By George Hartrey – reporter
When the news broke on Wednesday morning that a group of over 70 medical experts had written to the government about their concerns on tackling in school rugby, the world of one of Britain’s most popular sports was shocked.
The open letter, which highlighted a 28% chance of being injured in rugby before the age of 18, was written in the hope of seeing tackling banned from the sport until the players reached adulthood – “touch” or “tag” rugby is the proposed alternative.
The question is whether this will create a safer environment for school children to play in, or will it increase the danger once players turn 18, unfamiliar with the correct technique to upend their opponent?
Rugby has been played at school level since the 19th century, and even to this day the professional game relies upon players gaining experience throughout their education before joining academies.
The issue has arisen after plans were announced by the Rugby Football Union to introduce rugby in to 750 state schools across the United Kingdom – with 400 adopting the sport since 2012 and the remaining 350 to take it up in the coming years.
The letter explains children could be at risk of various injuries which include “fractures, ligamentous tears and spinal injuries” presenting short-term or life-threatening consequences.
Despite the current statistics which might support a ban of tackling, there is risk associated with any contact sport.
A better standard of teaching and participants paying more interest in what they’re being taught would seem to be a more appropriate solution.
In light of the claims about long-term injuries leading to depression, England Rugby tweeted a simple graphic that explained the benefits of physical activity, including a 30% reduction in mental conditions such as depression.
As would’ve been expected, the proposition has not gone down well with the rugby community.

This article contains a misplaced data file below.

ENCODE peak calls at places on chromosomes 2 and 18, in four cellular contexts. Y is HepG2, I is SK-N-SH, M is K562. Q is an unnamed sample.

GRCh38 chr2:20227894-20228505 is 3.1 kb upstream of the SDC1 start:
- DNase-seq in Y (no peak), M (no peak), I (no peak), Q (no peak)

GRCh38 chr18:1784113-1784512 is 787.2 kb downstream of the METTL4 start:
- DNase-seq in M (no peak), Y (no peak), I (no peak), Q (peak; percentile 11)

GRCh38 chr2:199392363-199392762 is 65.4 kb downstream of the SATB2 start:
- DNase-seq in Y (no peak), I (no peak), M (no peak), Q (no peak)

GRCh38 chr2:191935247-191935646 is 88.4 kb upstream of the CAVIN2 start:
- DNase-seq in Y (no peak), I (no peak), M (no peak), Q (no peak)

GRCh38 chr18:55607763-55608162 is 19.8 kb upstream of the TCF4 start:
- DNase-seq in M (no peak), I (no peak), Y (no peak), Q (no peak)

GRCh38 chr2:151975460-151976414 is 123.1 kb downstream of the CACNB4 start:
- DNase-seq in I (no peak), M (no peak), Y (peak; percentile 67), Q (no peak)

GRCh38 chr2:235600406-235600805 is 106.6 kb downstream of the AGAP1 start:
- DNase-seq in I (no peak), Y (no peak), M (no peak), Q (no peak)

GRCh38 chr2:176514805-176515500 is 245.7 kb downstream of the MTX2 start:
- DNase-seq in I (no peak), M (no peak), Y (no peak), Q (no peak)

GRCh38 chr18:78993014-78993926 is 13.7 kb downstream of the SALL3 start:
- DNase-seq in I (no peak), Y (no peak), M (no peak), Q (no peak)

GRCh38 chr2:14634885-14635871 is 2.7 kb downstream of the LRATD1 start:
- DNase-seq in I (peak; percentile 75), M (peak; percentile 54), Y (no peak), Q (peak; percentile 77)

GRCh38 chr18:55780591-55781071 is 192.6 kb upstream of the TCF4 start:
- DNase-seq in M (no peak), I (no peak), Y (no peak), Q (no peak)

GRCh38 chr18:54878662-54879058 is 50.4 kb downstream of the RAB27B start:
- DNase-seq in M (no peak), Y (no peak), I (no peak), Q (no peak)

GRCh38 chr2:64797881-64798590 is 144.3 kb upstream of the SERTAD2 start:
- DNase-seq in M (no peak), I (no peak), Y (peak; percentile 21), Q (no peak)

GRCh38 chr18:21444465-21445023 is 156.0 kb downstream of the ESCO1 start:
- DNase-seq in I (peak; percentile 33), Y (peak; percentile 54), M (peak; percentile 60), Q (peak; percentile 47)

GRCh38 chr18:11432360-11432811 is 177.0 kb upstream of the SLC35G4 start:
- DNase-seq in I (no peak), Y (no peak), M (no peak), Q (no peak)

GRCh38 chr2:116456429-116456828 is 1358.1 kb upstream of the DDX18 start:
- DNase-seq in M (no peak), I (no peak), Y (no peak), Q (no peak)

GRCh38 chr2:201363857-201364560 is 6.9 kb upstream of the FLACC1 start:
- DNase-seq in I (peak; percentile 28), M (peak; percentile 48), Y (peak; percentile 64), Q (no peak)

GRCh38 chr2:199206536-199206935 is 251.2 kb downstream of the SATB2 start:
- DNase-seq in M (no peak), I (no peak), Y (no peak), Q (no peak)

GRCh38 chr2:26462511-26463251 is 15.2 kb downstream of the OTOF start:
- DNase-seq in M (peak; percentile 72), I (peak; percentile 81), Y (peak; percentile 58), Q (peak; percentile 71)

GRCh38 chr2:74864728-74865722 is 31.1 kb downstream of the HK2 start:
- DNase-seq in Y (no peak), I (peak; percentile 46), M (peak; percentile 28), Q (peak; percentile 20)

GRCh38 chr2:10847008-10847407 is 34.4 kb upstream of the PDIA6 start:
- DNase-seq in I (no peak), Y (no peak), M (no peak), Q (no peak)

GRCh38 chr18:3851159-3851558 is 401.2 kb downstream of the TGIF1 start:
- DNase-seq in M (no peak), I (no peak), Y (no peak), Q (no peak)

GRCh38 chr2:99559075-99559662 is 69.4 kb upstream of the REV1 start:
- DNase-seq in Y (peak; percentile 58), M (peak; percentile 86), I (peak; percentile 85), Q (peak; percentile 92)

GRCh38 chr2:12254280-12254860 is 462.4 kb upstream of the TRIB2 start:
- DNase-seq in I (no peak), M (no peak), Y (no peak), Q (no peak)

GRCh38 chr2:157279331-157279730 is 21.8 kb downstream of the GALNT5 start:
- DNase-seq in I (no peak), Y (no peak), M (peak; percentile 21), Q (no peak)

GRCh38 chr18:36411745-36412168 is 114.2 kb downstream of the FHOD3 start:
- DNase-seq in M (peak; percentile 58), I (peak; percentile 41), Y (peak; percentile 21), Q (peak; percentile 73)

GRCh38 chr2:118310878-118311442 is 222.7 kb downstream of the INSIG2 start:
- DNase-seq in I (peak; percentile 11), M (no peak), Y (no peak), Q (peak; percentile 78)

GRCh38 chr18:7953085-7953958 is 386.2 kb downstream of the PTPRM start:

Whilst there is an element of risk, it is just like other sports according to the RFU.
They go on to say stripping down rules to address the concerns of the minority will very likely endanger our proud history of competitive sporting achievement.
There is middle ground, however.
While tackling is part of the game that millions love to play and watch, heavy collisions have been at the centre of investigations in to contact sports of recent years.
The risk of a player become concussed, which is one of the most common injuries in rugby, could be reduced if tackling was banned.
However, this is something which is more likely to affect players during the scrum, another key part of the game, provoking more rule changes and subsequently transforming the sport as we know it.
The key to prioritising safety in the game lies in the coaching – if kids are given proper tuition in a way that is fun yet informative, whilst keeping the player’s safety at the forefront, there’s no reason why rugby can’t remain as a contact sport for children.
After a miserable performance from England at their own World Cup last year, these reforms are in no way the solution to reigniting the success of one of the country’s oldest sports.